Prince William secures new position as Duke 'steps up' to help Queen
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Queen Elizabeth II, 95, was admitted to hospital for medical checks on Wednesday last week. Britain’s longest serving monarch spent the night in King Edward VII’s Hospital, a private institution in central London used by the Royal Family. The Queen’s spell in hospital came as she “reluctantly” cancelled her planned trip to Northern Ireland the same day. Her brief stint in hospital – which is not related to COVID-19 – came after a packed schedule of royal engagements in recent weeks.
She returned to Windsor Castle after being discharged with medical instructions to rest for a few days.
However, she is expected to be out and about again for COP26, which starts this Sunday.
While the Queen may have been ordered to rest at the moment, she is set to be thrust centre stage for her Platinum Jubilee next year.
The celebration is to commemorate her historic 70 years on the throne – a feat no other British monarch has achieved.
However, royal historian Hugo Vickers has issued a stark warning to Jubilee organisers, telling Express.co.uk that the Queen’s health must be made a priority.
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Mr Vickers helped plan the monarch’s Silver and Golden Jubilees and has also been involved in some of the preparations for next year.
He said: “She’s going to be 96, so you have to be very careful not to exhaust her.”
The week before the Queen’s health scare, Her Majesty was seen using a walking stick during a service at Westminster Abbey service in London, and then again as she opened the Welsh Parliament in Cardiff.
Mr Vickers said: “Years ago, in 1977 I wrote a little book. It’s called ‘We Want the Queen’.
“It’s all about the celebrations that took place in 1977 in London.
“Sir Martin Charteris, her private secretary, wrote to the organisers and said ‘I accept the following engagements for the Queen.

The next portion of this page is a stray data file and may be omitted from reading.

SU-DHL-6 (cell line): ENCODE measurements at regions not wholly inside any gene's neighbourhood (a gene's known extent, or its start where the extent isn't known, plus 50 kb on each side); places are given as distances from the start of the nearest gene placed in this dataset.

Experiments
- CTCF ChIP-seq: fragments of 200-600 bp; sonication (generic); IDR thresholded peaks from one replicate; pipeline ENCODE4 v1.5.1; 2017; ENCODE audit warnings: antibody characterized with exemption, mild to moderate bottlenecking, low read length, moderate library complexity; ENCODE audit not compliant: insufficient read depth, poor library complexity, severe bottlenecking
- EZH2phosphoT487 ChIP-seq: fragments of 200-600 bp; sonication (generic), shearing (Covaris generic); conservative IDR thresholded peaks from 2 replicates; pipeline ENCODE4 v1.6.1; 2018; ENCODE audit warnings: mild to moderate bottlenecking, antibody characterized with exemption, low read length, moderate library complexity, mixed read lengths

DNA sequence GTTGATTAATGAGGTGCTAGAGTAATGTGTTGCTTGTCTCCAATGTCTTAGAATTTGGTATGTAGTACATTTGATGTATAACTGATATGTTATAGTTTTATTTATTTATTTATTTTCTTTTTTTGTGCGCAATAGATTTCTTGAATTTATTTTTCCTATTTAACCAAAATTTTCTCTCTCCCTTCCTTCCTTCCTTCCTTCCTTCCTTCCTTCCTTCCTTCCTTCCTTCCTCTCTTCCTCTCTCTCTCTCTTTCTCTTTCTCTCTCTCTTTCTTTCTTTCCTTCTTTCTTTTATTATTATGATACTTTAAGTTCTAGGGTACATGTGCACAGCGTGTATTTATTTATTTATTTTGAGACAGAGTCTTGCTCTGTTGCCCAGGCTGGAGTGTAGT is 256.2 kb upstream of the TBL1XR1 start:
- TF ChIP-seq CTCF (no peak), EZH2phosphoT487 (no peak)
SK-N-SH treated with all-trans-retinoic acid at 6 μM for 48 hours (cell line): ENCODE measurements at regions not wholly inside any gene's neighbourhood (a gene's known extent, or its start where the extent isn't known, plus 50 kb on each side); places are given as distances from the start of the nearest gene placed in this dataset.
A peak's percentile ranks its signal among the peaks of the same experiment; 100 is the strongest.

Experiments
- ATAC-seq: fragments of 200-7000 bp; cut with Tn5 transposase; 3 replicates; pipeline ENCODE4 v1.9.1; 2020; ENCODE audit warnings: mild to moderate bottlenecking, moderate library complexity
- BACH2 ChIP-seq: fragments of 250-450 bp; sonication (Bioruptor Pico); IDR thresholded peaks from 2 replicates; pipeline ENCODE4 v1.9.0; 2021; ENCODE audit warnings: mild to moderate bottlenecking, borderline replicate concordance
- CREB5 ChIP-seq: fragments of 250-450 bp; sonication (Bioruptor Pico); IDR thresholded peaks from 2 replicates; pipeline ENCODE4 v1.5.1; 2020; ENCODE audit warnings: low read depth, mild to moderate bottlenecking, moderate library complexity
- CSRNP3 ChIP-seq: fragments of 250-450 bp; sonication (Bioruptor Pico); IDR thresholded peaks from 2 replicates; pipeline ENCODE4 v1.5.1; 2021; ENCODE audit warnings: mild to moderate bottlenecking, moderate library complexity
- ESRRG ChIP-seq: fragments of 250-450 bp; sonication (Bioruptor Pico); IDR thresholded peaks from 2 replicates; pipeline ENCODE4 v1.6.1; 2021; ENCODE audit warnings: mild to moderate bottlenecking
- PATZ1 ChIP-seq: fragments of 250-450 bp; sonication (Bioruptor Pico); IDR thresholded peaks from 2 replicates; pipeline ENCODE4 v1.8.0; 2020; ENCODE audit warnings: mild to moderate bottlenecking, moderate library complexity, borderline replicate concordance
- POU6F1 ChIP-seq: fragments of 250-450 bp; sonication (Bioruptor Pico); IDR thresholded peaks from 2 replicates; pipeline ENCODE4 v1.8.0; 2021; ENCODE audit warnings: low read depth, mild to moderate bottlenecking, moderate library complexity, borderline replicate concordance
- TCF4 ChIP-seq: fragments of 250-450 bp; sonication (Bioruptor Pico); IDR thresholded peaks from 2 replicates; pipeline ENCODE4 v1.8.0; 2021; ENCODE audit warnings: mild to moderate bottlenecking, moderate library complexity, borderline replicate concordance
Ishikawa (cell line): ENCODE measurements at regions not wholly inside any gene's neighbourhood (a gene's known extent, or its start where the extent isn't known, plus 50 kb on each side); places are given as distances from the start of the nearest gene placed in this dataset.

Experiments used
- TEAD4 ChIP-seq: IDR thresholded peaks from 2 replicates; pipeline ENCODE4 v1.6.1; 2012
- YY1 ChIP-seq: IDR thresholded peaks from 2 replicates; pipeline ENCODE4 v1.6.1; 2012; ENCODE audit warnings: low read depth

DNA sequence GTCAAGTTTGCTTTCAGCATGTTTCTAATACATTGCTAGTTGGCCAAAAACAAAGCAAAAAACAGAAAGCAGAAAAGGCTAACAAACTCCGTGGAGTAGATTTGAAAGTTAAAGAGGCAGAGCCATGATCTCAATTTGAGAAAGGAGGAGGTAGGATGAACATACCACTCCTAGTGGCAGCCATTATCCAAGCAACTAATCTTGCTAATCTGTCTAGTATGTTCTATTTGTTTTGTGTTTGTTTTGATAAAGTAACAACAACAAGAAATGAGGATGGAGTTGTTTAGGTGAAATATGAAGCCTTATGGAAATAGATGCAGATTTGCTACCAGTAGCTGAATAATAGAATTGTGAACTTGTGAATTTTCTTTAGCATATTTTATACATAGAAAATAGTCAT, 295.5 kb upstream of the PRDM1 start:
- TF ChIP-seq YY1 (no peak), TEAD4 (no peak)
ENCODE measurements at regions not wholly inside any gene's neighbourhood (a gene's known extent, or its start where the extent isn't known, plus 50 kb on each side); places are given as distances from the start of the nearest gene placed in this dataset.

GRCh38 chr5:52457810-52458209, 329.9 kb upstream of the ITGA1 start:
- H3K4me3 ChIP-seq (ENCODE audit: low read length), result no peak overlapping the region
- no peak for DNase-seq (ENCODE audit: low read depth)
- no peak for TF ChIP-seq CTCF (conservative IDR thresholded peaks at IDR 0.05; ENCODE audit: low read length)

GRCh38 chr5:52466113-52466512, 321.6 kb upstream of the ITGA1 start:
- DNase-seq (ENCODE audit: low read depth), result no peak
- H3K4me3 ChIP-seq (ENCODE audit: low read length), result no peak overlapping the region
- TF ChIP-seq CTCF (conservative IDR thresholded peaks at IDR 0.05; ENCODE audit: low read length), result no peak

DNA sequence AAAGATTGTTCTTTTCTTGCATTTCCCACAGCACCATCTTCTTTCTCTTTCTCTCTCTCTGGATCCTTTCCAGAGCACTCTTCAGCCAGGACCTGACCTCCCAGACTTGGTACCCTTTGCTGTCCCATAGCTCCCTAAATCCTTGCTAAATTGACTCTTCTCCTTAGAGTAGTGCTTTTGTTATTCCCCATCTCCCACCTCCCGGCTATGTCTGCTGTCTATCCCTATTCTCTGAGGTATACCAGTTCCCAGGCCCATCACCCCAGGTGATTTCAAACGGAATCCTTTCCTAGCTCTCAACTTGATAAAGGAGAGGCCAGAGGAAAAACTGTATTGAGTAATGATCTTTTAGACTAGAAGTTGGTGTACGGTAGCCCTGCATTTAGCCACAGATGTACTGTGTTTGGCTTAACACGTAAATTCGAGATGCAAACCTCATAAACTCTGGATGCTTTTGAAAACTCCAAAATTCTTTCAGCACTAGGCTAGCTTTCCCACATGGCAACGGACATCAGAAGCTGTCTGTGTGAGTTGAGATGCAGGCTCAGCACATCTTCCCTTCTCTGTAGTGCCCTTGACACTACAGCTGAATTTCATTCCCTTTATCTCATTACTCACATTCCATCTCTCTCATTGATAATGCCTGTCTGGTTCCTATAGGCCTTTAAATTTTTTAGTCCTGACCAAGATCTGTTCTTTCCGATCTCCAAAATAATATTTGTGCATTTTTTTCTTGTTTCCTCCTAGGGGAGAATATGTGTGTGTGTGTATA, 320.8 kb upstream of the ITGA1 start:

“‘If I turn down a few it is with one view in mind, that she should remain hale and hearty in order, in the fullness of time, to celebrate her Golden Jubilee’.
“[Her Golden Jubilee] was in 2002 and we’re 20 years on from that. He also said to the organisers, when they were putting together their plans, that he had two bits of advice.
“One was ‘you must not bore the public’ and two, ‘you must not kill the Queen’, in other words you’ve got to make it fun for everybody and you mustn’t exhaust her.”
The royal expert also claimed that the Queen herself will do “about 10 big things” over the course of 2022.
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Buckingham Palace has already released some details about the Jubilee celebrations, which are set to take place across an extended bank holiday weekend from June 2-5.
Her Majesty is set to attend several events, including the Trooping the Colour parade and the Epsom Derby.
A service of thanksgiving in honour of the Queen’s reign will also be held at St Paul’s Cathedral, while the BBC will stage a huge live concert from Buckingham Palace.
Mr Vickers said that, due to her age, people would have to come to the Queen for this Jubilee, as opposed to the monarch’s previous tradition of touring the Commonwealth.
He said: “Next year people will have to come to her. In the early Jubilees she would go on fantastic tours of the Commonwealth, she would go to Australia, New Zealand, Canada and other places.
“Now, obviously, she won’t do that, they are going to have that long weekend.
“Windsor has also galvanised itself, they’ve got lots of good plans there too. I’m on a committee for that.
“I said to them, the thing I do know about Jubilees is that they don’t just happen automatically, you have to inspire things to happen, you have to get things in place, you’ve got to give people the opportunity to celebrate and then come along and have a good time.”
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